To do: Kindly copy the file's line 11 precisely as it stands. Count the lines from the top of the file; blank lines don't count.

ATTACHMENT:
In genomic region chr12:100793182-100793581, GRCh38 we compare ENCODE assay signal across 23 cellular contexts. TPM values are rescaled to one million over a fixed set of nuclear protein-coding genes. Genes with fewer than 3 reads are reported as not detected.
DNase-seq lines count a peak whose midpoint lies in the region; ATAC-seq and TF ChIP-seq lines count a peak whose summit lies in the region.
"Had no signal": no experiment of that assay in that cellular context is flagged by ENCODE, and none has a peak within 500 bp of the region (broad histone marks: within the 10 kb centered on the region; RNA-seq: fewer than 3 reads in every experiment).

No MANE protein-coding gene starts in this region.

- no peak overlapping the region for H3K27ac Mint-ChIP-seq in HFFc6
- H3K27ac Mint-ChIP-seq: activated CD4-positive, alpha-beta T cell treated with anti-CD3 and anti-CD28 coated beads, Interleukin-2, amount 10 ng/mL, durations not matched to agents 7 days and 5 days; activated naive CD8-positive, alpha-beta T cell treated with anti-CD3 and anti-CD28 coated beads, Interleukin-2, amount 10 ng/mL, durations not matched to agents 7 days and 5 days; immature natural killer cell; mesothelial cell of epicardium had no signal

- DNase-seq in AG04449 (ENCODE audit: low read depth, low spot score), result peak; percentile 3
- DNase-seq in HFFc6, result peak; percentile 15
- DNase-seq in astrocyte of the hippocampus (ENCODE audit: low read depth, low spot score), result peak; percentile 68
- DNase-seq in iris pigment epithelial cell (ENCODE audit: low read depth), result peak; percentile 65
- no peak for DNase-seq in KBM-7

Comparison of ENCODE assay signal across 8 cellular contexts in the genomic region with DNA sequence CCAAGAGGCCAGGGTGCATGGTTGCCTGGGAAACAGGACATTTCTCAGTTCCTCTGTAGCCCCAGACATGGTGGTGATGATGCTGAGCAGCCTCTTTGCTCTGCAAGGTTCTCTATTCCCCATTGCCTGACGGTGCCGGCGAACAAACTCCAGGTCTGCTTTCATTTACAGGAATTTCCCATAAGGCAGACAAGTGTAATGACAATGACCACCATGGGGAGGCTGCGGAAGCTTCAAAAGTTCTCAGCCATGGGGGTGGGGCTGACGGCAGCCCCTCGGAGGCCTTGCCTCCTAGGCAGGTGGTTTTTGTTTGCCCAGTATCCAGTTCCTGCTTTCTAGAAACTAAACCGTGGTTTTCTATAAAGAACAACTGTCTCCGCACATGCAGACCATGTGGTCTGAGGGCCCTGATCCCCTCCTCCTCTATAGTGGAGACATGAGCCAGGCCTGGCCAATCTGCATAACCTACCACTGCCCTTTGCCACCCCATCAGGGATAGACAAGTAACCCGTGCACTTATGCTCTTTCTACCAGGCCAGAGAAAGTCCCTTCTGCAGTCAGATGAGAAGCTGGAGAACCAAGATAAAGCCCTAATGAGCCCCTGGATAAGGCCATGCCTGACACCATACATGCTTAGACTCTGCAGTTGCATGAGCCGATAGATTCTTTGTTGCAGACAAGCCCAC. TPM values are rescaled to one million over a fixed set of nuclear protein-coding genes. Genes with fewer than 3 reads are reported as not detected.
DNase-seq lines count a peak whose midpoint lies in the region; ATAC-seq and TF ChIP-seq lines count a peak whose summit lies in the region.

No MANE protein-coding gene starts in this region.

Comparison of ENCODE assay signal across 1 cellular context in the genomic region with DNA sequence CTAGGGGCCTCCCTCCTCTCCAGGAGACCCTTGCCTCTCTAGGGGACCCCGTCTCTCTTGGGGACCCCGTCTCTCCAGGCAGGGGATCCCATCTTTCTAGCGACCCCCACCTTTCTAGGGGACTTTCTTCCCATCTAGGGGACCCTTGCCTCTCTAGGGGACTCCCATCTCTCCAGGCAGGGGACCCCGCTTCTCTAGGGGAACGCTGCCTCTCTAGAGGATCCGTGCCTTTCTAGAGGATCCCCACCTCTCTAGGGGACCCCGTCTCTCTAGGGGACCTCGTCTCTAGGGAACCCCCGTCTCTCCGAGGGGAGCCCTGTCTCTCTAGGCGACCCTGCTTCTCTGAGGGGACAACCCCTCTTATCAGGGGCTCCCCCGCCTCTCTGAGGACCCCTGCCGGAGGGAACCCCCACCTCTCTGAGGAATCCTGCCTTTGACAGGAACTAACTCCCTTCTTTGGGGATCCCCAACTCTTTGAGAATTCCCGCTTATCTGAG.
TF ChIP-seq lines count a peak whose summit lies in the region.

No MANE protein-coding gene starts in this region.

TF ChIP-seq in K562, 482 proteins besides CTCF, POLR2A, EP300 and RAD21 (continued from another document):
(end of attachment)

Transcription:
- no peak for DNase-seq in KBM-7